7 strategic steps to solar email marketing
If you’d like to implement a low-cost and high-reward element to your solar marketing campaign, email is the perfect place to do so. These 7 steps are a great place to start planning your next email marketing campaign.
1. Set your goals
If you’re a solar installer, the goals of customer communication are almost always the same: sell systems and make money. Of course, it’s not always that easy. Creating value, establishing your brand, and nurturing relationships each takes time and effort to cultivate and convert leads into new sales.
Here, clearly defined business goals are the best way to guide your email marketing campaign. To set your goals, determine whether it’s a short-term or long-term effort and clearly define the metrics you are hoping to achieve from the campaign.
For example, sending informative solar content is a great way to help potential clients across the initial stages of a conversion funnel. When their interest is piqued, you can then follow up with your business’s unique offerings, and attempt to convert a sale.
In another realm, let’s say that you are now selling solar batteries and would like to let your customers know. For this campaign, the goal would be to introduce your new product, showcase its value, and sell directly to those on your email list.
2. Define your audience
The rooftop solar market is growing rapidly, and there are large portions of the population that could benefit from an installation. After setting the goal of your solar email marketing campaign, it is essential to define your target audience in detail by creating “buyer personas”.
In the United States, almost all solar buyers want to save money, for example. However, that’s not all there is to it. Ecological concerns, design considerations, and “keeping up with the Joneses” may also appeal to specific customers.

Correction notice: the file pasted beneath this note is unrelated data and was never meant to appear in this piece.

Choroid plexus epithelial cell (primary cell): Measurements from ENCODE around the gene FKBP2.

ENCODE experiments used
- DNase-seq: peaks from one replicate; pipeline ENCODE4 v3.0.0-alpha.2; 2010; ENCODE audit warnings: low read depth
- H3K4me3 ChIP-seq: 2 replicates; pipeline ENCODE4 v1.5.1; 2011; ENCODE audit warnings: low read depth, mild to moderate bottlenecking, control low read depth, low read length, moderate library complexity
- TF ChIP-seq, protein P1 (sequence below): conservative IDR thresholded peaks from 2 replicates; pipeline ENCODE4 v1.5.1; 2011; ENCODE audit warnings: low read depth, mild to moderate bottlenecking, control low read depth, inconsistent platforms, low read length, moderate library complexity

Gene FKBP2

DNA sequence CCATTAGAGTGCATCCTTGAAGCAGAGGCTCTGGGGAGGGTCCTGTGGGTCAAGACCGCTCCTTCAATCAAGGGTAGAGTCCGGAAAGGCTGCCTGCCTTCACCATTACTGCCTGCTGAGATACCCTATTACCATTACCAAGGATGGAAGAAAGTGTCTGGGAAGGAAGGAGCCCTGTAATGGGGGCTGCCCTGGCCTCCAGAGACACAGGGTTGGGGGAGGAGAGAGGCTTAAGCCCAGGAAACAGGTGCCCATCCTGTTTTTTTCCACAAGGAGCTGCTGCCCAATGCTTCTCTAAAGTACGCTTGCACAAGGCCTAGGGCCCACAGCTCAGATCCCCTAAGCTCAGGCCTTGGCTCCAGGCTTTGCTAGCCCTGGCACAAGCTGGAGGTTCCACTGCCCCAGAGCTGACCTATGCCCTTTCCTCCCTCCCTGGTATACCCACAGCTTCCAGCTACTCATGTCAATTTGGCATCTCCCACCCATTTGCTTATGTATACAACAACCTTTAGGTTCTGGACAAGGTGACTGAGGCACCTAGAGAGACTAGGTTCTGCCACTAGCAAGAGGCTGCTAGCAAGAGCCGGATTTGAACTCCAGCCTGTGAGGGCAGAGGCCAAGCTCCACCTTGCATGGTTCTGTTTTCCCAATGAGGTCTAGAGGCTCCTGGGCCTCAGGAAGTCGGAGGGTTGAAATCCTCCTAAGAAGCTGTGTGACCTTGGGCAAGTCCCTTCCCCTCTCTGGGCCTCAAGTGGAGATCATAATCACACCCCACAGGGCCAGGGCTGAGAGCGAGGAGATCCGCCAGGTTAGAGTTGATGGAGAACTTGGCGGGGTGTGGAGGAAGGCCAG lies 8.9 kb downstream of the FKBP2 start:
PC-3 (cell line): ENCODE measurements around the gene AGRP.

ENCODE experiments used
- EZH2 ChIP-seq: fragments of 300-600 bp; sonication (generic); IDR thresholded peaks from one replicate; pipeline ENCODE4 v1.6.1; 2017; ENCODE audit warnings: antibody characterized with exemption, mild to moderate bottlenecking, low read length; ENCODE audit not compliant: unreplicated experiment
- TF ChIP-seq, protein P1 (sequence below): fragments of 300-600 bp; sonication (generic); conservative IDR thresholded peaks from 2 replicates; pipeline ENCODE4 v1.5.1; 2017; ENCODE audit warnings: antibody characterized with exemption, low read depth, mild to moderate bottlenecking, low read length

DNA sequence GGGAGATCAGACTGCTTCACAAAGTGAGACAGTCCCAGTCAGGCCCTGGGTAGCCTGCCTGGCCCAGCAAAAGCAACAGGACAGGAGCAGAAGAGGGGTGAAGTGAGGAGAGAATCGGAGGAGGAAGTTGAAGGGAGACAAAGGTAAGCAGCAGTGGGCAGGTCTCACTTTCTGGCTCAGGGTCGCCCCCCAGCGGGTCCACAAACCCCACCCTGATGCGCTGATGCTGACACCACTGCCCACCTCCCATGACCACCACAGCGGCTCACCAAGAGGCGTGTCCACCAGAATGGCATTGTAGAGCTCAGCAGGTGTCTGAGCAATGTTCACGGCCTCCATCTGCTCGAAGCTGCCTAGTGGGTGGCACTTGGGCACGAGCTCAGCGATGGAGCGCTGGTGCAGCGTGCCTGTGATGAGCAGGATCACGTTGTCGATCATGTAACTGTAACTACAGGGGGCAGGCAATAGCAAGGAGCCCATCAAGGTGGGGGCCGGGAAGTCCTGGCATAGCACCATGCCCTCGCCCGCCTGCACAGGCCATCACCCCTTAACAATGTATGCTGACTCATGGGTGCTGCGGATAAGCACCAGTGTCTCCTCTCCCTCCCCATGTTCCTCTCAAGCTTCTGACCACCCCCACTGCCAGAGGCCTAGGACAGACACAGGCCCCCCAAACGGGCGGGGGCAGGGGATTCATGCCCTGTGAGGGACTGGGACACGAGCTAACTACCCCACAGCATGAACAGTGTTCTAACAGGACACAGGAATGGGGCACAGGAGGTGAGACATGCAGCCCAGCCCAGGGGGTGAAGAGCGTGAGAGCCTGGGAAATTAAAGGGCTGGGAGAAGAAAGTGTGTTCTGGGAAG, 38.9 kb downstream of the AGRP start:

The key is understanding your potential customers. Resources like the 5 types of solar buyers can help you get to know your potential audience better. Then you’re in a better position to create content, and customize your email’s messaging to fit specific pain points, needs, and customer profiles.
3. Build an email list
Before starting your email campaign, you’ll of course have to build a list of recipients. For the long-term success of your business, emails should be collected from prospective customers and new clients as often as possible.
To build your list, we recommend collecting customer email addresses in your very first conversation with them. Whether this is at a trade show, door-to-door, or even on your “contact us” page, let your potential customers know that to receive information about your services, they will need to provide you with an email address.
An effective way to build an email list is to add a pop-up on your website, asking visitors to enter their information. Gating helpful content can also be very effective — this way prospective buyers can only access certain parts of your site after entering their email addresses. This includes gathering emails when site visitors try to access e-books, infographics, checklists, templates, webinars, demos, whitepapers, and more.
PRO TIP: Solutions like Lead Capture AI can help. Its interactive interface is one of the best ways to catch your solar prospects’ attention on your contact page or homepage. The tool, living on your website, provides an interactive experience that allows them to get a personalized, AI-generated 3D solar estimate of their home, fill out their contact information, and request a quote with your solar business. Watch our free webinar, Capture High-Quality Conversions With Lead Capture AI, to learn more.